The lost art of Catechism

Catechism (n):

  1. an elementary book containing a summary of the principles of the Christian religion, especially as maintained by a particular church, in the form of questions and answers.

In our church we regularly run courses for people who want to find out more about the Christian faith. In the past we’ve run Alpha, and more recently we’ve started running Christianity Explored. By the grace of God we have seen a number of people come into the church over the last few years, partly as a result of these courses. In my home group at the moment we have a number of folks who have only come into church in the last few years and I’ve had a chance to get to know them pretty well – and get to know their needs, spiritually speaking.

What I’ve been finding is that people who come into faith these days are coming from a background of virtually no knowledge about God, Jesus, the Bible, the cross, etc. There is just simply no background knowledge of the Christian faith. Everything has to be built from the ground up, which takes time.

The realisation that I’ve been coming to is that we need to rethink the way that the church disciples new believers. Sunday services are a good start – but we’ve found it’s tough to encourage people to come when there are so many other competing demands on time. Church is a big commitment – a commitment which is absolutely worth it, for sure – but I think it’s hard to understand just how significant it is for people to make that commitment. According to some research I read recently, even those who are committed will come twice a month – something which we see in our church here. Is twice a month enough to understand the Christian faith? And even if someone comes more – sermons are not generally designed to teach faith in a systematic way. Church services are a good start but they’re not enough!

Bible studies are usually the next step. And for good reason: I have benefited so much over the years from them – but again, they have limitations. What I’ve found in my home group these last few years is that the newer Christians have actually struggled more with Bible studies because they do not have the Christian worldview to go along with it. Understanding the Bible takes time and effort, and in particular one needs to understand the ‘big picture’ of the Bible and its theology alongside the individual books and chapters. The two feed into each other – growth in one leads to growth in the other.

So the question in my mind is: how can we, as churches, focus on being intentional about teaching a Christian worldview? Especially for new believers – who have heard nothing but the world preaching to them for their whole lives. To put it another way, how do we best equip people coming from a background with virtually no Christian understanding to come to a mature faith?

Bible study will get you there – but it will take time if you work your way systematically through books of the Bible. There is an alternative, which has been used by the church for centuries but has fallen somewhat out of favour these days: catechism (or catechesis, but let’s not complicate things). A catechism is a series of questions and answers designed to teach the faith, which are designed to be learned by members of a church – in the Anglican tradition, the catechism was designed to be used before confirmation. (There is a catechism in the Book of Common Prayer, but we’ve never used it in our church and I think most churches don’t use it).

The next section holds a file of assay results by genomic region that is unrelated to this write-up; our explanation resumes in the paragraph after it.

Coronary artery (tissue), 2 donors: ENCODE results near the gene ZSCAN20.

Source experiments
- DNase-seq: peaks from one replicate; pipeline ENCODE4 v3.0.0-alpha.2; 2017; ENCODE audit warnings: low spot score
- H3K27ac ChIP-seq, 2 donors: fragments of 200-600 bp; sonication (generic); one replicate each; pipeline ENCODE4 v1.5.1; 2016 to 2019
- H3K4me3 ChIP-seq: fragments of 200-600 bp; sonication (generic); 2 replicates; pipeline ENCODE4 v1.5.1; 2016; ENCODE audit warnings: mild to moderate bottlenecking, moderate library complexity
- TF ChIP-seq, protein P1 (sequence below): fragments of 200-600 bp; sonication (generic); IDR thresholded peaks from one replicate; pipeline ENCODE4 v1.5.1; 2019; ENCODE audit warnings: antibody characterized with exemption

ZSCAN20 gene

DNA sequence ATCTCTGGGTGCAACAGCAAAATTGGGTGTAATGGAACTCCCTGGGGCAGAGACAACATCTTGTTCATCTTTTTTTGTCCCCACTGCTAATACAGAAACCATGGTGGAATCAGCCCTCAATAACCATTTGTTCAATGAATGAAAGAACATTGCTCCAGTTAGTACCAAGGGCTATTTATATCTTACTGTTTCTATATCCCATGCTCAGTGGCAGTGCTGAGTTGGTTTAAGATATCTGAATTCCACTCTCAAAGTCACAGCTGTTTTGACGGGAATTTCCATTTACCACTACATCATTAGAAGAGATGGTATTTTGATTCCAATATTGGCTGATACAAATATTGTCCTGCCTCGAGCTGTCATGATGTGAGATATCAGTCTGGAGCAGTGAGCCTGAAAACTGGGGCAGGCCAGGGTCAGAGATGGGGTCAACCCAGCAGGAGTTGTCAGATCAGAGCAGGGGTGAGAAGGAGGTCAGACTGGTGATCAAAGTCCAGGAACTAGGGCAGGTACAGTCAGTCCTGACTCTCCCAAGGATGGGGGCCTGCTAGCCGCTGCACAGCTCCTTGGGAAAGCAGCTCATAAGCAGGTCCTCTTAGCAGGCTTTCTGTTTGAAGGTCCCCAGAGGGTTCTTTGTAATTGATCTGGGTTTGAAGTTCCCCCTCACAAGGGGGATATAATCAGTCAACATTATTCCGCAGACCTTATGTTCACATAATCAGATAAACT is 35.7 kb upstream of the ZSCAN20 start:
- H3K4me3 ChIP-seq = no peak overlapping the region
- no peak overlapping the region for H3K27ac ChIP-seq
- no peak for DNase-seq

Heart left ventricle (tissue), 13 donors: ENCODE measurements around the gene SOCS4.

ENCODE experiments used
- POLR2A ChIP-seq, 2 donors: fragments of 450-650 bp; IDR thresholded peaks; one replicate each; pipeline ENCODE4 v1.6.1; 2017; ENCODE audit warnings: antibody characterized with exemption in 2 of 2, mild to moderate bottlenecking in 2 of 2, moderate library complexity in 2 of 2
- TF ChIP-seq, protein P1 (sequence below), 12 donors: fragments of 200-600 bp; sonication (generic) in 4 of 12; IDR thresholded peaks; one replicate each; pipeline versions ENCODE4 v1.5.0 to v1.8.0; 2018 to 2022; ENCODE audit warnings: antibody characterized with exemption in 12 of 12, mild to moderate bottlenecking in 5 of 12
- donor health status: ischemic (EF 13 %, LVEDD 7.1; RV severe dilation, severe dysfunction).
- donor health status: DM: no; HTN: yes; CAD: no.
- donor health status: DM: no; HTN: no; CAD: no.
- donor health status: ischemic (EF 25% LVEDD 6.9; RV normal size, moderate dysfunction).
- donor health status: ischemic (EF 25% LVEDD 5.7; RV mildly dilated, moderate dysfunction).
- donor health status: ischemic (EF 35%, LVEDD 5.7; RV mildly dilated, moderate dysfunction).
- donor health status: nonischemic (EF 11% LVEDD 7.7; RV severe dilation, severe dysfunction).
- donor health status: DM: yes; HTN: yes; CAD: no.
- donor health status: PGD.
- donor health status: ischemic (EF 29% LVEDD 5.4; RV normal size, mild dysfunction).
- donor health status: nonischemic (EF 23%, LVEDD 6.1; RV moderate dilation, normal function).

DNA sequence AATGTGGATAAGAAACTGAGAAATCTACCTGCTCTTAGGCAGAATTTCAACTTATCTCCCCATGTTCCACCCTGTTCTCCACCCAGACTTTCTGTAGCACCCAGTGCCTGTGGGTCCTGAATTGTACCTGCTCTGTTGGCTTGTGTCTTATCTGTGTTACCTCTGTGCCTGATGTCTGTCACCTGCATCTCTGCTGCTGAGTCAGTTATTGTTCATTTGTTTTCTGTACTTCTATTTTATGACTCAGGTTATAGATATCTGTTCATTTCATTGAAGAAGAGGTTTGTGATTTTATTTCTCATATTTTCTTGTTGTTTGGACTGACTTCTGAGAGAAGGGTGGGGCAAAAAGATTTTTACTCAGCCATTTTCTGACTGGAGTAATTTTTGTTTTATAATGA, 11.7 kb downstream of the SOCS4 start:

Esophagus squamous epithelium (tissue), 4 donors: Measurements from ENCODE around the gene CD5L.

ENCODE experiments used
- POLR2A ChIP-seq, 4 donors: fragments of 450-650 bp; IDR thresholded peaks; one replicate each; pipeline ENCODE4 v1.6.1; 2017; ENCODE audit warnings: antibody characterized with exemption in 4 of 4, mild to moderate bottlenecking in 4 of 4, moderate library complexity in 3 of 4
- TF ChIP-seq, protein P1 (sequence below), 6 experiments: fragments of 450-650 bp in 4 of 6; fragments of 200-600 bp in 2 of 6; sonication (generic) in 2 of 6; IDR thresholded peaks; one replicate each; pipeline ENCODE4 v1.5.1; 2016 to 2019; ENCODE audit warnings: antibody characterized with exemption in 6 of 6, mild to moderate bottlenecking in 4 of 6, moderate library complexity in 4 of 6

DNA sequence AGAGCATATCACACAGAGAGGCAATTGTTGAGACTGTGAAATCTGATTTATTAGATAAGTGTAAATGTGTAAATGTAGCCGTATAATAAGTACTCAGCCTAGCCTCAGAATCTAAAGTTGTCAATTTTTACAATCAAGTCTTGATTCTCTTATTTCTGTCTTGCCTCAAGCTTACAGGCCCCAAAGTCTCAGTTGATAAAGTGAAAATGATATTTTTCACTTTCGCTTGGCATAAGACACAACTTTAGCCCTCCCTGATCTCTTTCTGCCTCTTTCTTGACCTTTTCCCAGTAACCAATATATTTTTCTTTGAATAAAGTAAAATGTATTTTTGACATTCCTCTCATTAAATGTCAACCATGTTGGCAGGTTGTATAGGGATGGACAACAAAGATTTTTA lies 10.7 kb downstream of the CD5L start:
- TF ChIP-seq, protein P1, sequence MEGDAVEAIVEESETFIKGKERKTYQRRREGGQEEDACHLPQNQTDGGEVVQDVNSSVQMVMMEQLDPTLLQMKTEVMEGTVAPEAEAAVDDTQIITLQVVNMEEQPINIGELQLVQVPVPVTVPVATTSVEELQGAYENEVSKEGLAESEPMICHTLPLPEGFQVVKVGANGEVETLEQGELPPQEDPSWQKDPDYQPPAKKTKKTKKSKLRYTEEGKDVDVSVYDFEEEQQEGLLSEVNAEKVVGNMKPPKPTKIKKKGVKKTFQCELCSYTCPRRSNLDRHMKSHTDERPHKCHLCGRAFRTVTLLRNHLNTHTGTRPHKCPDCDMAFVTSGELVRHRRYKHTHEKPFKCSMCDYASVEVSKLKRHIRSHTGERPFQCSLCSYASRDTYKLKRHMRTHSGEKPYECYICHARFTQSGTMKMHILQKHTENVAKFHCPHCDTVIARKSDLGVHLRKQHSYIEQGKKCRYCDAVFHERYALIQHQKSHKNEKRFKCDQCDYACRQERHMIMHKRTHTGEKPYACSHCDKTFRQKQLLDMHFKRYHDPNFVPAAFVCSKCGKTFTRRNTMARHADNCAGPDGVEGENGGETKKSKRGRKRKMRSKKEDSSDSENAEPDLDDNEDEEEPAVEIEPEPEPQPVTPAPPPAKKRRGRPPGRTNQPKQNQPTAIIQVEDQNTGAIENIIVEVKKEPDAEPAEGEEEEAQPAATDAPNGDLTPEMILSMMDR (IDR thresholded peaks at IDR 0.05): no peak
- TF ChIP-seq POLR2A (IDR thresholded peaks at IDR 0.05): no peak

The idea is that it teaches believers a kind of ‘Christian basics’ course, which covers things like who God is, the Bible, the ten commandments, the creed, etc. It’s a (relatively) short summary of the Christian faith. Tim Keller says: “classic catechisms take students through the Apostles’ Creed, the Ten Commandments, and the Lord’s Prayer—a perfect balance of biblical theology, practical ethics, and spiritual experience.” It is, in other words, what all believers – but especially new Christians – need to get going in the Christian life.

Personally I think that revising the catechism format for the 21st century would be a great way of discipling believers to face the problems of a post-Christian world. That’s not to say it should replace Bible study, but rather complement it.

I’m not the only one saying this – and, in fact, I was very heartened to see that one church has produced the New City Catechism. This is a catechism which is taken from a number of classic catechisms but updated for the 21st century – you can read it all online or via an app, alongside a few paragraphs of explanation. There are 52 questions and answers – one per week over the course of a year. (Not too taxing!)

Personally I think this is a great idea and I’m going to try and start using it at every opportunity. I’ve actually started vlogging my way through the catechism, if you’d like to join me you’d be very welcome – here’s the first video (the introduction basically says just what I’ve said here).

Learning doctrine has been immensely helpful for me in my Christian life – not simply reading the Bible (although that is essential), but putting the pieces together. The catechism is an excellent way of starting to do that. If you’ve not done it before, I would urge you to give it a try.